To test this idea, Babeyko & Sobolev (2005) conducted a series of thermomechanical experiments where the cold, rigid lithosphere of the Brazilian Shield indented into the warm, soft lithosphere of the adjacent Altiplano-Puna. Figure 10.12a shows the model setup, which includes a thick plateau crust on the left and a three-layer crust on the right above mantle lithosphere. The three layer crust includes an 8-km-thick layer of Paleozoic sediments. The mechanical strength of this layer and the temperature of the foreland are the two main variables in the model. A Mohr-Coulomb elasto-plastic rheology simulates brittle deformation and a temperature- and strain rate-dependent viscoelastic rheology simulates ductile deformation. The whole system is driven by a constant shortening rate of 10 mm a-1 applied to the right side of the model.

After 50 km of shortening, the models show distinctive modes of shortening. In the case where the Paleozoic sediments are strong (or absent) and lie on top of a cold strong Brazilian Shield (Fig. 10.12b), the crust and mantle deform together homogeneously in pure shear mode (Fig. 10.12d). No deformation occurs in the indenting foreland where cold temperatures inhibit lateral growth of a thrust wedge. In the case where the Paleozoic sediments are weak and the foreland cold and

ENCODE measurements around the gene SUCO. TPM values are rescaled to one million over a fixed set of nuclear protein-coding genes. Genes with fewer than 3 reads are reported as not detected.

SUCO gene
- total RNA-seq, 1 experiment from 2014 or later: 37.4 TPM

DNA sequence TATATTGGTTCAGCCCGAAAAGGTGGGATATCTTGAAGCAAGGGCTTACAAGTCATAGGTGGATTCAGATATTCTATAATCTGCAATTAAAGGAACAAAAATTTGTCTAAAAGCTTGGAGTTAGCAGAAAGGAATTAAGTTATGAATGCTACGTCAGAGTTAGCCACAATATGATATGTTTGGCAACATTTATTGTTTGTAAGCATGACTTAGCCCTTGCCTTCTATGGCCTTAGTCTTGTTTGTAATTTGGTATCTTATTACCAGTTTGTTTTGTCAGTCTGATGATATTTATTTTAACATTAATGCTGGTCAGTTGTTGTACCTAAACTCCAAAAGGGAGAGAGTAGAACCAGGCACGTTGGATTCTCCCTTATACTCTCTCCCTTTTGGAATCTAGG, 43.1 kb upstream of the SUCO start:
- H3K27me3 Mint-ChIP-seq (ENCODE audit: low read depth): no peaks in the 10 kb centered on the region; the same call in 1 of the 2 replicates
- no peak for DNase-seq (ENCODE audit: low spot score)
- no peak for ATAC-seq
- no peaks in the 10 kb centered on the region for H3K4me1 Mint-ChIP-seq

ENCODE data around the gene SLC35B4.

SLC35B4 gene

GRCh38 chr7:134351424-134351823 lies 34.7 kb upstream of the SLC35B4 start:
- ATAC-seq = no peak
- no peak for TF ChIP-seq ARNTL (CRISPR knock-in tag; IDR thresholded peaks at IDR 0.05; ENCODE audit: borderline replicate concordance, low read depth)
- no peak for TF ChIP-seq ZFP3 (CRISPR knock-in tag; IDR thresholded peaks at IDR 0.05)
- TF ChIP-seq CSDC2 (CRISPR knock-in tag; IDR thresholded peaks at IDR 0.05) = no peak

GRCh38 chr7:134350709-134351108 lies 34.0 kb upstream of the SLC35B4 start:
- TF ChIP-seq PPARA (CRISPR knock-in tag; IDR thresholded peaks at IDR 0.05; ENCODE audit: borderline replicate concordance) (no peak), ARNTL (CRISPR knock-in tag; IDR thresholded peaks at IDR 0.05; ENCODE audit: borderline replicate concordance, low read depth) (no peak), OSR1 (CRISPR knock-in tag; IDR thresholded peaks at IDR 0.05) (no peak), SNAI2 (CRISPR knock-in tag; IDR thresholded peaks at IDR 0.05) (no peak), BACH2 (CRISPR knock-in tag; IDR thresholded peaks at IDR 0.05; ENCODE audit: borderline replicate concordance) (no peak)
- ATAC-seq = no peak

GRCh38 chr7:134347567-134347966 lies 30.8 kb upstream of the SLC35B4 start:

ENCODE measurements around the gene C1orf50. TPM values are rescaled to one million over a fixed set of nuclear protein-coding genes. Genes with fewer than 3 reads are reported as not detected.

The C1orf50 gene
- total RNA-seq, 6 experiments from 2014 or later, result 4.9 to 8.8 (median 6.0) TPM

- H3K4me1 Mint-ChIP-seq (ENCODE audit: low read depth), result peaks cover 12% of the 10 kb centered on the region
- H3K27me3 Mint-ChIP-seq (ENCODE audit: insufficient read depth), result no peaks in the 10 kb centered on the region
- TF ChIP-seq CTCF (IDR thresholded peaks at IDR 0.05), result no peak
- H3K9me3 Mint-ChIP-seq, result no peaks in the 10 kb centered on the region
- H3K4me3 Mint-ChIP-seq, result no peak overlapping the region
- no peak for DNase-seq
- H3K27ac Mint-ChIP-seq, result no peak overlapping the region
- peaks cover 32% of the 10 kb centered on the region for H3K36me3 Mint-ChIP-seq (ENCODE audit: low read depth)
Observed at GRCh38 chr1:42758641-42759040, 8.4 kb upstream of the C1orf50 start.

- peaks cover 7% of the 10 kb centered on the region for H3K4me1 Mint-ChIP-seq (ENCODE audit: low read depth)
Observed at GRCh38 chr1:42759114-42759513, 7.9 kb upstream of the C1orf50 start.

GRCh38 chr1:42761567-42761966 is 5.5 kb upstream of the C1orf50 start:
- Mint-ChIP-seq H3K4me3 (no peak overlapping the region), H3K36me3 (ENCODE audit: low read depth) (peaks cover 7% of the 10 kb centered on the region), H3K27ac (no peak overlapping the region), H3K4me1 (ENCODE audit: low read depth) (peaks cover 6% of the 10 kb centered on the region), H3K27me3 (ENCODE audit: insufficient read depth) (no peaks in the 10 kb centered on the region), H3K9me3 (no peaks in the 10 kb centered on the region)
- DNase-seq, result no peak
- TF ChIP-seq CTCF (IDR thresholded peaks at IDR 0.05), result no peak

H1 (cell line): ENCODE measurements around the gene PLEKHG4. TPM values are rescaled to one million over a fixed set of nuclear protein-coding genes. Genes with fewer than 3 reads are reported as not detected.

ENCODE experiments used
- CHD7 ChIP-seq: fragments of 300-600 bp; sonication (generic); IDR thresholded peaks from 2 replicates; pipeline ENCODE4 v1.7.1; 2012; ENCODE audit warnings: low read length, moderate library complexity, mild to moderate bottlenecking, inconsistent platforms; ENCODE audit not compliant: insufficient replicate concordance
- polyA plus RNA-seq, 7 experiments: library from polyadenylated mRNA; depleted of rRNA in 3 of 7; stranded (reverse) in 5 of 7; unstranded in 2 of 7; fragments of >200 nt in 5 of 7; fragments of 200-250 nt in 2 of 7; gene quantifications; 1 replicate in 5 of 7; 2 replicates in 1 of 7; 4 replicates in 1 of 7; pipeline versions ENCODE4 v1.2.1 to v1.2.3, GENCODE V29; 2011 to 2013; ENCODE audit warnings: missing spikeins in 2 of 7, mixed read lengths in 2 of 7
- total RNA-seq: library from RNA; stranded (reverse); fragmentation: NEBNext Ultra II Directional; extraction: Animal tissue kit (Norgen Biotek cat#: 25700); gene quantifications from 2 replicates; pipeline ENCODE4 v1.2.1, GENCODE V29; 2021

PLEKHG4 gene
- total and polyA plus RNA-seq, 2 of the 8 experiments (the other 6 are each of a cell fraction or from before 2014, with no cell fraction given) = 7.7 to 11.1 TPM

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Plateau

Brazilian shield

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Brazilian shield

Paleozoic sediments

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Felsic crust

Mafic crust

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Initial temperature. Cold foreland

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Initial temperature. Warm foreland

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Initial temperature. Cold foreland

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Initial temperature. Warm foreland

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Figure 10.12 (a-c) Initial setup and (d-f) results of numerical simulations of foreland deformation (after Babeyko & Sobolev, 2005, with permission from the Geological Society of America). (d-f) Accumulated finite strain after 50 km of shortening for three modes. White solid lines are boundaries of lithologic units. See text for explanation.

10 mm a

strong (Fig. 10.12e), the foreland displays a simple shear thin-skinned mode of deformation. Underthrusting of the shield is accompanied by the eastward propagation of the thin-skinned thrust belt above a shallow décollement at 8-14 km depth and drives deformation in the lower crust beneath the plateau. This style conforms well to observations east of the Altiplano and north of 23°S. It also simulates the conditions of the Himalayan fold-thrust belt south of the Tibetan Plateau (Section 10.4.4). In the case where the Paleozoic sediments are weak and the foreland warm and weak (Fig. 10.12c), deformation in the foreland is thick-skinned with a deep décollement at ~25 km depth (Fig. 10.12f). This latter style conforms well to observations east of the Puna and south of 23°S and results because the foreland is weak enough to deform by buckling.

These observations and experiments illustrate that variations in lithospheric strength and rheology play an important role in controlling the tectonic evolution of compressional basins and fold-thrust belts. These effects are prominent at scales ranging from individual thrust sheets to the entire lithosphere.